Gurdjieff touched on it parenthetically, but did not necessarily make it central to his teaching. His impression of students was that everyone was at too low a level to approach this idea; and (as evidenced in some of his exchanges in the transcripts of meetings from 1941 through 1946) overarching metaphysics were not at the heart of his work. He was far more interested in how questions touched people's Being personally and immediately.

 This reminds me of a conversation I had this morning with a friend of mine who was at the Davos conference. People, he pointed out, find it easy to have great ideas that see the world from 50,000 feet; but if we wish to raise the dialogue, raise the level of anything, it has to take place one small step at a time; and we need to know how tall the steps are.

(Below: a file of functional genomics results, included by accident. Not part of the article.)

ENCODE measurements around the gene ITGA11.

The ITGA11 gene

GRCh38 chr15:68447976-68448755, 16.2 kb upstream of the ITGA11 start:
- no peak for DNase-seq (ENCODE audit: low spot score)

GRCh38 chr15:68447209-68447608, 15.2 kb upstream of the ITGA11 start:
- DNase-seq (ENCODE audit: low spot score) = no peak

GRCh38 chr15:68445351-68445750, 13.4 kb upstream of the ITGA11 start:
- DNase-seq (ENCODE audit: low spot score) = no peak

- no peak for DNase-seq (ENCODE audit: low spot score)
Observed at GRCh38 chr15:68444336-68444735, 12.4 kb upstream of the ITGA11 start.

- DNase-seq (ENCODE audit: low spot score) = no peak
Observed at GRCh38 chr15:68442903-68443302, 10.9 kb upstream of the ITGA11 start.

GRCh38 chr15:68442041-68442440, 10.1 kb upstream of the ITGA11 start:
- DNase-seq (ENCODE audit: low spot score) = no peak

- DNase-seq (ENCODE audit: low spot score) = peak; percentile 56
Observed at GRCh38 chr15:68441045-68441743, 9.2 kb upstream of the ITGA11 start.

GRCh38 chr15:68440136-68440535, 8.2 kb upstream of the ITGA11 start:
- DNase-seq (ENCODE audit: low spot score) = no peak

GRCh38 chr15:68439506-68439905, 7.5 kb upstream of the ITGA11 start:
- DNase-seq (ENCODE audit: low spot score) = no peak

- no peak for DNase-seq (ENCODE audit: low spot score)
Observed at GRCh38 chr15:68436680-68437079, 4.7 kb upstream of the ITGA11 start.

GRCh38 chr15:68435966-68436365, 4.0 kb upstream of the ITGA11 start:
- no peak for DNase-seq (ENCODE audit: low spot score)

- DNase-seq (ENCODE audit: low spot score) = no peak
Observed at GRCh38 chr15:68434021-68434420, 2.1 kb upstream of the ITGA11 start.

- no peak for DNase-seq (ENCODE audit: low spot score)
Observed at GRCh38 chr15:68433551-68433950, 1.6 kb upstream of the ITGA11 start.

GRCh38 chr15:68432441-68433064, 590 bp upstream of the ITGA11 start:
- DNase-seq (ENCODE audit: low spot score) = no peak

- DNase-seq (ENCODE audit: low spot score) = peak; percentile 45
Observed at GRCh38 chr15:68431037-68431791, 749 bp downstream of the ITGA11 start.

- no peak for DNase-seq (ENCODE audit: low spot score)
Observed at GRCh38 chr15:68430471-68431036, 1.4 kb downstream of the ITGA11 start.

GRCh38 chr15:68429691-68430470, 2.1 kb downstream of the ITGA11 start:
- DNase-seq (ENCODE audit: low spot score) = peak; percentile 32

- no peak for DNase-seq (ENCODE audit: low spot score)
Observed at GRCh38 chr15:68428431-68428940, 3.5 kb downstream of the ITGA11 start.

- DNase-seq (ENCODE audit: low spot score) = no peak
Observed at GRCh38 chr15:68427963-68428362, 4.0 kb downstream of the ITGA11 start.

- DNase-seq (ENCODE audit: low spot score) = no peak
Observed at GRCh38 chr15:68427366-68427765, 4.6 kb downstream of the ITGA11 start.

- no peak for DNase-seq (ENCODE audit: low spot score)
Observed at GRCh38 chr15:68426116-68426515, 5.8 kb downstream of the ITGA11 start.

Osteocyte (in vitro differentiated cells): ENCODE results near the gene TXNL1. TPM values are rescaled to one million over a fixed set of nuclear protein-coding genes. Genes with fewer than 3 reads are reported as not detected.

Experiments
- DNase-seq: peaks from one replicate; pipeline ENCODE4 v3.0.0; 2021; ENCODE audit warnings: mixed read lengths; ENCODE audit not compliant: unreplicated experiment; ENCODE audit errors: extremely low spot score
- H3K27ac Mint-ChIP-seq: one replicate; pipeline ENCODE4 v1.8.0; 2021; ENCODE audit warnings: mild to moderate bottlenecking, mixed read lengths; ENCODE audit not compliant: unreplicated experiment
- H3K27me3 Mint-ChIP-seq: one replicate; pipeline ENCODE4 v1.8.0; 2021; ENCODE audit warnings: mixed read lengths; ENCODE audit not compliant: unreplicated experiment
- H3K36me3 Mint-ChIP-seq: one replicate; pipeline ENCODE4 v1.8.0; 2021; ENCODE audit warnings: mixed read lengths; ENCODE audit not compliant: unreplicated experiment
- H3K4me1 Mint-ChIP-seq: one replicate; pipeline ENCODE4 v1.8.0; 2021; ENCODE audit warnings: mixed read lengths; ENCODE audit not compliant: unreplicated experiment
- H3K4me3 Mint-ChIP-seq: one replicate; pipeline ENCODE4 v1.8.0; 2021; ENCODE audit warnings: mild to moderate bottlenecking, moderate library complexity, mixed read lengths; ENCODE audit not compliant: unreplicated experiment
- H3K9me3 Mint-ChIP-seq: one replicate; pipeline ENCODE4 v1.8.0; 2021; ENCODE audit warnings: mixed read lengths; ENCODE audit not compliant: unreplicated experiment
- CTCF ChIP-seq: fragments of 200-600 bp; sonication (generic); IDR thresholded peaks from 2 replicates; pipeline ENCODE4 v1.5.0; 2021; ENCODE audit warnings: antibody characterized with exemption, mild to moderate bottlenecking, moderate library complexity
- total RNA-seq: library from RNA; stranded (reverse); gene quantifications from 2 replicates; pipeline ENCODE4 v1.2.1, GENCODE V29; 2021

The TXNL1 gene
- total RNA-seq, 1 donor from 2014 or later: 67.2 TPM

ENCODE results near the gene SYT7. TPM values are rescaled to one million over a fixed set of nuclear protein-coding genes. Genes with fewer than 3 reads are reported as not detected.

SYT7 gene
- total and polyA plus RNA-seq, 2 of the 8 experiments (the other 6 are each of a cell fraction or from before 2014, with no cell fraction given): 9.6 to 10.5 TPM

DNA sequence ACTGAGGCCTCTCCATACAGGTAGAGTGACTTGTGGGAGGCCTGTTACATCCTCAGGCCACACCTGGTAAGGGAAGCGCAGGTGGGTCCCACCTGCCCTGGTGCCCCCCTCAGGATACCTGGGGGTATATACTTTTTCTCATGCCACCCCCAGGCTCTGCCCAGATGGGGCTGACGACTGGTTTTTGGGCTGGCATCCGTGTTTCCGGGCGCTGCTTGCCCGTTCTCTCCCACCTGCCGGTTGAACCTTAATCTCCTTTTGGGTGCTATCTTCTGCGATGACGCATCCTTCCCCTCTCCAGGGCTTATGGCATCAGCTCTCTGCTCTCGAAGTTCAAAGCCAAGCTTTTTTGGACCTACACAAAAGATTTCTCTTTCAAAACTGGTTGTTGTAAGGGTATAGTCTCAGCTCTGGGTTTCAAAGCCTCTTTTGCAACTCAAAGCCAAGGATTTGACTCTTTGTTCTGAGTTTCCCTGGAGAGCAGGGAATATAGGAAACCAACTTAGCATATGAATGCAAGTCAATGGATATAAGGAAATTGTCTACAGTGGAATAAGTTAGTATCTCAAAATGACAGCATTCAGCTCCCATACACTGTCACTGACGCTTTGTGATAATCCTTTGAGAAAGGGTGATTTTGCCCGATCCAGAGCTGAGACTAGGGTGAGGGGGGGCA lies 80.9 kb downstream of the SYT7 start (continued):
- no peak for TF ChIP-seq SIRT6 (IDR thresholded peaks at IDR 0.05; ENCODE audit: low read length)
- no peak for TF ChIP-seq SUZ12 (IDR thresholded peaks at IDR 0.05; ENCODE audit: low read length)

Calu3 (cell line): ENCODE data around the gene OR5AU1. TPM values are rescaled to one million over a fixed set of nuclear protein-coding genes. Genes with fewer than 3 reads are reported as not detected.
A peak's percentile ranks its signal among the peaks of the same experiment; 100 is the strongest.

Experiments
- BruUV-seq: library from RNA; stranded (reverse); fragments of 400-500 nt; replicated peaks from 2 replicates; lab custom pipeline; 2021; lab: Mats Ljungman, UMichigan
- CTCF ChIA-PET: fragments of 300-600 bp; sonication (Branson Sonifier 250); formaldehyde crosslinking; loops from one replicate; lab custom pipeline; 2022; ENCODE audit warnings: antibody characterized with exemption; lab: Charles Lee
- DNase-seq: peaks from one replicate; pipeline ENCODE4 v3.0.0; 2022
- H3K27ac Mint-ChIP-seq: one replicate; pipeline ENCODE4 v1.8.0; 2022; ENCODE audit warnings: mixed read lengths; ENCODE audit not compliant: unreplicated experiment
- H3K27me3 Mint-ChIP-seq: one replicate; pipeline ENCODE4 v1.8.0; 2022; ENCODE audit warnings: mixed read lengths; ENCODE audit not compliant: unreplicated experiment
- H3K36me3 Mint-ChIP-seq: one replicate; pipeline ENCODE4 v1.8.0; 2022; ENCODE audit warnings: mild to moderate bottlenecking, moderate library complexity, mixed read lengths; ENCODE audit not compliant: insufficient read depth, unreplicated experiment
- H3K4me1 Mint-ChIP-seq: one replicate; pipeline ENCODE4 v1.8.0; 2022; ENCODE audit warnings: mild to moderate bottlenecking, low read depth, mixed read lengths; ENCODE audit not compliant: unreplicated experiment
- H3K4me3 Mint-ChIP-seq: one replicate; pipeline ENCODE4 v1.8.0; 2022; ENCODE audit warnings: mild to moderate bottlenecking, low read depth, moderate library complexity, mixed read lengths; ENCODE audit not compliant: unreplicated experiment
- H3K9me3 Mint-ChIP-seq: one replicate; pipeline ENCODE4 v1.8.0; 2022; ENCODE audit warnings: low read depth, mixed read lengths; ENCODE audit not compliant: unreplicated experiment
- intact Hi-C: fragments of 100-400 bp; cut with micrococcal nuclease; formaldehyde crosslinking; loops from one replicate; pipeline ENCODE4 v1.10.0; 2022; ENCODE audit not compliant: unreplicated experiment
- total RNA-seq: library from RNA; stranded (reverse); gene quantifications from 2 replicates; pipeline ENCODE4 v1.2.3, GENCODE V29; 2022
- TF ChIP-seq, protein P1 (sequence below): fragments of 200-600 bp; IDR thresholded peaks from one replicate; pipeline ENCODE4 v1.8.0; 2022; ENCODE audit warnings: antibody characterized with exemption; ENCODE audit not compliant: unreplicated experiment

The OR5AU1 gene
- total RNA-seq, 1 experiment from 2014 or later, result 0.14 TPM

In a sense, we all begin at the bottom of the ladder, as bondsmen of sin.  Meister Eckhart's remark, which places us in the service both of truth and the world and its creatures, is a direct indicator of our two natures, another prime feature of Gurdjieff's teaching.

As is so often the case, we find ourselves here in the confluence of all many great traditions, all struggling with the same questions about the nature of the inner Being of man. And, although none of us believe it, it is far more practical (and necessary) to discover ourselves within the reality of our actual position at the bottom looking up, than to imagine ourselves on the top looking down.

Hosannah.